Google and Bing attempt to connect all realms of users' lives

Google and Bing attempt to connect all realms of users' lives

Content Writer: Mike Cook Mike Cook Senior Director of Sales Support & Marketing

Google and Bing seem to be in a contest to "out-connect" each other in as many aspects of users' lives as possible through their respective local search services. It almost seems that the two most well-known search engines - one with a majority of the search market share and the other hoping to gain a more steady stream of users - want their users to become search, yet it remains to be seen whether users will embrace multitudinous search offerings that they never knew was needed. Here are some of the new offerings from Google and Bing and what they might mean for users and small-business owners alike:

In one of its more interesting initiatives, Google product manager Ilya Mezheritsky announced in the Official Google Search blog that it has recently begun incorporating nutrition information into its Knowledge Graph for more than 1,000 different foods. So, if a person searches "How many calories are in peaches?" or "How much protein is in barley?" Google will provide its own answer at the top of search, just as it already provides definitions, pronunciation and translation options for searches that begin with "What is...?"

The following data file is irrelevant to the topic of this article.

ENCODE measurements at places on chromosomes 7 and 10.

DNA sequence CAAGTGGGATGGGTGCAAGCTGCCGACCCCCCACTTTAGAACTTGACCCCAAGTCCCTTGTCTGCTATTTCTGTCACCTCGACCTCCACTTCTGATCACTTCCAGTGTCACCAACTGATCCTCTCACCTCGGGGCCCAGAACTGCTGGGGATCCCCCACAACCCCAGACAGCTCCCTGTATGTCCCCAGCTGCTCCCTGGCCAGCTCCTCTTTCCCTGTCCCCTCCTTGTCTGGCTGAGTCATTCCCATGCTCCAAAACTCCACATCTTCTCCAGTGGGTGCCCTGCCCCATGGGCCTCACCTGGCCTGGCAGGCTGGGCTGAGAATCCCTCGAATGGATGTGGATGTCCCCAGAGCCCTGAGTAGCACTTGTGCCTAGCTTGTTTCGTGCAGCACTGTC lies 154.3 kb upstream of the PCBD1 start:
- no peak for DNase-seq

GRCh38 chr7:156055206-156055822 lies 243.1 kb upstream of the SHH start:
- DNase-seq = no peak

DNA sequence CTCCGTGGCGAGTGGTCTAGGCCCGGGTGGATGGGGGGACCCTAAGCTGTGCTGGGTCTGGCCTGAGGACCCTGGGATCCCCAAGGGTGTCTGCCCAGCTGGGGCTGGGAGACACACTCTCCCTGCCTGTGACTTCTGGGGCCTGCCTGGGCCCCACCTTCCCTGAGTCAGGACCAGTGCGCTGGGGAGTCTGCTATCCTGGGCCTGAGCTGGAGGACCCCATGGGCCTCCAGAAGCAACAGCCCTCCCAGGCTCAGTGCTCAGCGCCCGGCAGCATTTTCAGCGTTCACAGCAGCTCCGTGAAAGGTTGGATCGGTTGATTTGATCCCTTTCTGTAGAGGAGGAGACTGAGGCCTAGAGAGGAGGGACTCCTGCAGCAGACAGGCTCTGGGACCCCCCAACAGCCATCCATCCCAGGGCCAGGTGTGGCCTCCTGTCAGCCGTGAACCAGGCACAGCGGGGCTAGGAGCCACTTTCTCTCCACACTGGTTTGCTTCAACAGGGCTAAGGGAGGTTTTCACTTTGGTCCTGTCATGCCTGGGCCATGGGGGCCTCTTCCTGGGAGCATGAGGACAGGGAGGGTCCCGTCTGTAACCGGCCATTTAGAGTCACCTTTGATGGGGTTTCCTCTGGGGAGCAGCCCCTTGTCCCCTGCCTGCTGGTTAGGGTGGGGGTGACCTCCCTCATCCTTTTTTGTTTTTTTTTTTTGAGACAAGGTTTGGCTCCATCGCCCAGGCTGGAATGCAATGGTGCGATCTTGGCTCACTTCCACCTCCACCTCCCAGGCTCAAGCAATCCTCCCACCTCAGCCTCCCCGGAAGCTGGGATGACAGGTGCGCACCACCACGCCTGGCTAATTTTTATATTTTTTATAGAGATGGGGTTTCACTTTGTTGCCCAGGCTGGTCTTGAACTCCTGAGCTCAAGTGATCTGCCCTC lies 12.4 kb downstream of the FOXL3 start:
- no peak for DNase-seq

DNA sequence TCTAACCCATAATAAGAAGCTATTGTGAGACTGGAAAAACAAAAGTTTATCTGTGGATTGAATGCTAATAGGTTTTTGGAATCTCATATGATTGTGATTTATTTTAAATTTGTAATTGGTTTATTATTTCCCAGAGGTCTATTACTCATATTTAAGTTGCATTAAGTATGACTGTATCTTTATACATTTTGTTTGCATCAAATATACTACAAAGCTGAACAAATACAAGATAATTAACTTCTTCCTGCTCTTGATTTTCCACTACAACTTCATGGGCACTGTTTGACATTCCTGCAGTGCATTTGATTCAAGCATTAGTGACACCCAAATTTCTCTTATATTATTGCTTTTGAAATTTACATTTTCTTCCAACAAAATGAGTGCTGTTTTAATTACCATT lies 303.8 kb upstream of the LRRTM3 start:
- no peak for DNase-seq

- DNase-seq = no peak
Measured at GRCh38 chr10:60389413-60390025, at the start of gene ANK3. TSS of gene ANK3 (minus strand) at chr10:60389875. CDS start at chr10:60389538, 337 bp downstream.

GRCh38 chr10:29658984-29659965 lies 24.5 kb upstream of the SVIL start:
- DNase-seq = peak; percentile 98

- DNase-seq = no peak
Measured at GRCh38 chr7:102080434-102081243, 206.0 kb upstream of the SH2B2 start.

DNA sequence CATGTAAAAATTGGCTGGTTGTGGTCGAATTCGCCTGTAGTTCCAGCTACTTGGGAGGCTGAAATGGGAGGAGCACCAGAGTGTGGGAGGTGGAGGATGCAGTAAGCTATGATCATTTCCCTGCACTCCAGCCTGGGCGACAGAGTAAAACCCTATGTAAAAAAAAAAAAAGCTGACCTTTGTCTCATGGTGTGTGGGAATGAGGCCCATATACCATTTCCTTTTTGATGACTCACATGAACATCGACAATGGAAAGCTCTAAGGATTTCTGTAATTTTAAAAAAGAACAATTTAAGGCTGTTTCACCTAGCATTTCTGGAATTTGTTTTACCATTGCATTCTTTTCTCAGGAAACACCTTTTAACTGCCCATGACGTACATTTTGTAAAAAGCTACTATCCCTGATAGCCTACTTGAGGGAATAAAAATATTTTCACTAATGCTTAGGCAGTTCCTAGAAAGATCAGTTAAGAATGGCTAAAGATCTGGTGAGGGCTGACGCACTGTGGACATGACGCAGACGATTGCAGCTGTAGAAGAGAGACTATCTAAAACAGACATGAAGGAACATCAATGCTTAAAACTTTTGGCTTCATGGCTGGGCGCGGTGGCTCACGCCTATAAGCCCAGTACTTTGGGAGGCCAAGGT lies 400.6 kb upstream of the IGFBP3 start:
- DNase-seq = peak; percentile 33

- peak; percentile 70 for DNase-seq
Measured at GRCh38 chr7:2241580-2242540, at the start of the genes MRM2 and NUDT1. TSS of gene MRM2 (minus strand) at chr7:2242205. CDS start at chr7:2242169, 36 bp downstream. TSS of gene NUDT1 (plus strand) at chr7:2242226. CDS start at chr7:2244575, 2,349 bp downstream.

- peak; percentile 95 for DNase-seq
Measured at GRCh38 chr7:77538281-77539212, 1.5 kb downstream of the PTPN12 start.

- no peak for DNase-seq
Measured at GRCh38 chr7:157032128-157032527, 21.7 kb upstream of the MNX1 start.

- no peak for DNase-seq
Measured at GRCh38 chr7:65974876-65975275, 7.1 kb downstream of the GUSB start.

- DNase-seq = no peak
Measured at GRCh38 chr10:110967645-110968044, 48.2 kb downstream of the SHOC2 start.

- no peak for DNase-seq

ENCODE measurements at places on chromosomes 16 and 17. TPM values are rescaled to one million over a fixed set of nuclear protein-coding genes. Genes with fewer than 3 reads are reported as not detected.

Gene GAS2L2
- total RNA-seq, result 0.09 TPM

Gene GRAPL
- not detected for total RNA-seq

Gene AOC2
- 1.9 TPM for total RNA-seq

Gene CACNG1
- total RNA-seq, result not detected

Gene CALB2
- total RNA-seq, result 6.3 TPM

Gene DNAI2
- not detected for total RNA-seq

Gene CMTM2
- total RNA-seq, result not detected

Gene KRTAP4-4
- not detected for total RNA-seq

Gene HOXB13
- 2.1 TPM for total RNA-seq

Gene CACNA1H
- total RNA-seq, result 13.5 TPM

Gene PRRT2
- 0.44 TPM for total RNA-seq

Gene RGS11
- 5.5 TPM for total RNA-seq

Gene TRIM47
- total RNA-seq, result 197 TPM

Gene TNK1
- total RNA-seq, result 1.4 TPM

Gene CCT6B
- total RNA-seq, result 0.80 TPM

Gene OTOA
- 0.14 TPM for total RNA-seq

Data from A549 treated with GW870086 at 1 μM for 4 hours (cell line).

Regular search users will probably like this new change, because not having to sort through various web pages to verify facts saves time. There's no doubt that many users will wonder how exactly Google can tell the amount of fat, calories or carbs are in a burrito if it doesn't have all of the specifics. Google's new Knowledge Graph initiatives might not be good for small-business owners in certain industries. In a way, Google is minimizing businesses' local SEO tactics by placing its own results as number one in its SERPs.

Microsoft just launched Windows 8.1, only seven months after its launch of Windows 8. Microsoft announced in a recent blog post that its goals with Windows 8.1 are to enhance search and personalization, among other things. Now, when people use Bing, it provides aggregated search results, which Microsoft calls "global," that bring together all elements of people's Windows presence: Personal files, web results, apps and SkyDrive materials. Greg Sterling of Search Engine Land said that this move changes things.

"Bing becomes something more than a 'search engine,'" Sterling wrote. "It becomes a central utility and content discovery tool that offers a 're-imagined' experience."

The new Bing results organize data in a way that hasn't been seen in search before. It has a lot of potential to draw in new users.

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